Beyond the Regulation Approach

Beyond the Regulation Approach

Putting Capitalist Economies in their Place

Bob Jessop and Ngai-Ling Sum

This book presents a detailed and critical account of the regulation approach in institutional and evolutionary economics. Offering both a theoretical commentary and a range of empirical examples, it identifies the successes and failures of the regulation approach as an explanatory theory, and proposes new guidelines for its further development.

Introduction

Bob Jessop and Ngai-Ling Sum

Subjects: economics and finance, institutional economics, political economy, politics and public policy, political economy, social policy and sociology, sociology and sociological theory

Extract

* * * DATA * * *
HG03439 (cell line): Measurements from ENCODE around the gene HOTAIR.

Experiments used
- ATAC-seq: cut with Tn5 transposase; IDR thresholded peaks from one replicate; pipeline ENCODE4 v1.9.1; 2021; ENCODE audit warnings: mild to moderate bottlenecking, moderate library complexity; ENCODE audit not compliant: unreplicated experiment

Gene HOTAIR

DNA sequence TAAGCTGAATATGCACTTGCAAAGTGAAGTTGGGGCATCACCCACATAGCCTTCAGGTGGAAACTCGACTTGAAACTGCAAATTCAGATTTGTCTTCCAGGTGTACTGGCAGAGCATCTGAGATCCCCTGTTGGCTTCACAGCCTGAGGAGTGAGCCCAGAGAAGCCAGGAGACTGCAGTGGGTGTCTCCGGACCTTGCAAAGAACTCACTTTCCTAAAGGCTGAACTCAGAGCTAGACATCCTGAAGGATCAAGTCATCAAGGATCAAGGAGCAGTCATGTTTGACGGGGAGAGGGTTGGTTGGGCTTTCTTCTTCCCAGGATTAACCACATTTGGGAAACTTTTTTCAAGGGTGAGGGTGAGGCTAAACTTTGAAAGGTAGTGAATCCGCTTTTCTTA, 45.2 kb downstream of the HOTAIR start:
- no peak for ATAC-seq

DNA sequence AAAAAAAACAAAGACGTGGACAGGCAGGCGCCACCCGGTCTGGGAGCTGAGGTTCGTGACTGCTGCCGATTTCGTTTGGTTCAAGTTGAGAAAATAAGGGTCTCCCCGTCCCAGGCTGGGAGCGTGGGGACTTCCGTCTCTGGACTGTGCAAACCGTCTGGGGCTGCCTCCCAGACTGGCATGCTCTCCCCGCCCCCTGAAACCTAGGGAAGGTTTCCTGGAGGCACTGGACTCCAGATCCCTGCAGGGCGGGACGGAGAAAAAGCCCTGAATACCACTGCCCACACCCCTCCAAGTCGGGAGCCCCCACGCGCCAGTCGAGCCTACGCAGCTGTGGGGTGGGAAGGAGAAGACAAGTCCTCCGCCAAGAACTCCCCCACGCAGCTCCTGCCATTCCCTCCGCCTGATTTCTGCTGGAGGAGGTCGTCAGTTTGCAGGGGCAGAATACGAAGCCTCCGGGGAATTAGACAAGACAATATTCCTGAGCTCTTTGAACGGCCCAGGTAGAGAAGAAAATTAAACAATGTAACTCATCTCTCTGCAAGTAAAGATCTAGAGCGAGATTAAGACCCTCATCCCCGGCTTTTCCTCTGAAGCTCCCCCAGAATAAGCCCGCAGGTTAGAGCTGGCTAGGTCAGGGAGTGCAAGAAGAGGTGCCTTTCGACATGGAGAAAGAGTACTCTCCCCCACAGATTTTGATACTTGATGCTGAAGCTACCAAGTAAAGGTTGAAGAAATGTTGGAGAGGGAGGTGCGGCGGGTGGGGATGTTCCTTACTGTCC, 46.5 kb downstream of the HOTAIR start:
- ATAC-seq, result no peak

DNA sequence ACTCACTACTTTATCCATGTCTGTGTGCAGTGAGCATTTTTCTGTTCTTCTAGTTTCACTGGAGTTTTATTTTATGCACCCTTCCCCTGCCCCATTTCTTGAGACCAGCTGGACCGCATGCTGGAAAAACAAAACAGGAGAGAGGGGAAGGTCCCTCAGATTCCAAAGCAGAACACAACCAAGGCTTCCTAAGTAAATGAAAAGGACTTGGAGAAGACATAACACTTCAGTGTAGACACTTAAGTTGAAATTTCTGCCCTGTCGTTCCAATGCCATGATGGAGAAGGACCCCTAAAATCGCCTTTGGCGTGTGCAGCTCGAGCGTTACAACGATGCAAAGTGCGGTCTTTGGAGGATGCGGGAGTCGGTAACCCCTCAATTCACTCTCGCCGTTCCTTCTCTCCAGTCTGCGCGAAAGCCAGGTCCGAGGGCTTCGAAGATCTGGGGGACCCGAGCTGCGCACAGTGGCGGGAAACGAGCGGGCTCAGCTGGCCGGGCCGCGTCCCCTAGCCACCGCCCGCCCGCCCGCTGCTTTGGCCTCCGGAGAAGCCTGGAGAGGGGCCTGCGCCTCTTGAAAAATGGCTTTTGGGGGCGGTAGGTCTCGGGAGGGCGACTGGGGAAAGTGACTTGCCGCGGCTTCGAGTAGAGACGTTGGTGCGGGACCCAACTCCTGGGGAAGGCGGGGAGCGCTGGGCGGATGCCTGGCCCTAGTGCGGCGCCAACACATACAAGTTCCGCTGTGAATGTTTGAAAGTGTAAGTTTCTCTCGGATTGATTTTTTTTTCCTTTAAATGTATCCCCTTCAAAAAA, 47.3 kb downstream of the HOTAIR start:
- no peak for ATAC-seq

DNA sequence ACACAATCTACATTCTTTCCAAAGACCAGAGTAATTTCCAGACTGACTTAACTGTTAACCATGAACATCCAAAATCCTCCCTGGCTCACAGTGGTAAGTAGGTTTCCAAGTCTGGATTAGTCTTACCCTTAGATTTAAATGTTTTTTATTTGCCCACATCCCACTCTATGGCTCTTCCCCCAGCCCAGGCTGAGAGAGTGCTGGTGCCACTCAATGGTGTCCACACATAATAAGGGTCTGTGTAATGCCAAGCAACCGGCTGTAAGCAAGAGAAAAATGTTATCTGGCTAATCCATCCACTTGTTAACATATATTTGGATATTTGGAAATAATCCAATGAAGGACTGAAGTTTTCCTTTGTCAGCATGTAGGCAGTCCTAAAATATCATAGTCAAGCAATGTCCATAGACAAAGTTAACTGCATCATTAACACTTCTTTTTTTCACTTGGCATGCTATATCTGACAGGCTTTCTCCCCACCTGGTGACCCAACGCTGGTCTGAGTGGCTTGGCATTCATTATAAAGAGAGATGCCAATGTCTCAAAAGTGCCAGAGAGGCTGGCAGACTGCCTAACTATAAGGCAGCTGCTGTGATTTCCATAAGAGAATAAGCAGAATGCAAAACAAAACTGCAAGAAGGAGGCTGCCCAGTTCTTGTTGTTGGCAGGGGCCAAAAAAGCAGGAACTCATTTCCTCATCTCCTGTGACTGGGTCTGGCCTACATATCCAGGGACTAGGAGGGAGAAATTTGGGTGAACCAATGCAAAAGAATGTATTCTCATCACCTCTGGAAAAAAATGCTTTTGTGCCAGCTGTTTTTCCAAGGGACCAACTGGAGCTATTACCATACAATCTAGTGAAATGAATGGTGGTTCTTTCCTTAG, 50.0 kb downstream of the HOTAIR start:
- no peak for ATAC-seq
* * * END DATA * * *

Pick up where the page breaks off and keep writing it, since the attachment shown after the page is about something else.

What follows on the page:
From the early 1970s onwards, the regulation approach (hereafter RA) has been a leading research paradigm in the revival of institutional and evolutionary economics and in the more general development of the ‘new political economy’. Yet it is often misunderstood because the dominant Parisian approach is interpreted on the basis of outdated English-language texts that attracted many anglophone social scientists in the 1980s and early 1990s (cf. Boyer 2002b: 1–2) and because important and innovative German regulationist work has not even been translated and is little known outside the German-speaking world. Thus one of our aims is to overcome these misunderstandings and to provide a broader, but still critical, appreciation of the approach as a whole. A further stimulus is that, although it originated in economics and many of its principal advocates still work mainly in this discipline, it has spread well beyond economics. Indeed it played a major role in heterodox analyses of diverse topics in the political, social and cultural spheres in the 1980s and 1990s and some of its proponents are still active contributors to trans- and post-disciplinary studies across several academic fields. This expansion of the RA beyond economics stems from its commitment to a critical political economy that emphasizes the role of extraeconomic as well as economic factors in capitalist development. This is said to involve alternating periods of relatively stable capital accumulation and crisis-induced restructuring, rescaling and reregulation. The RA’s various schools and tendencies take extra-economic and economic institutions seriously and also recognize...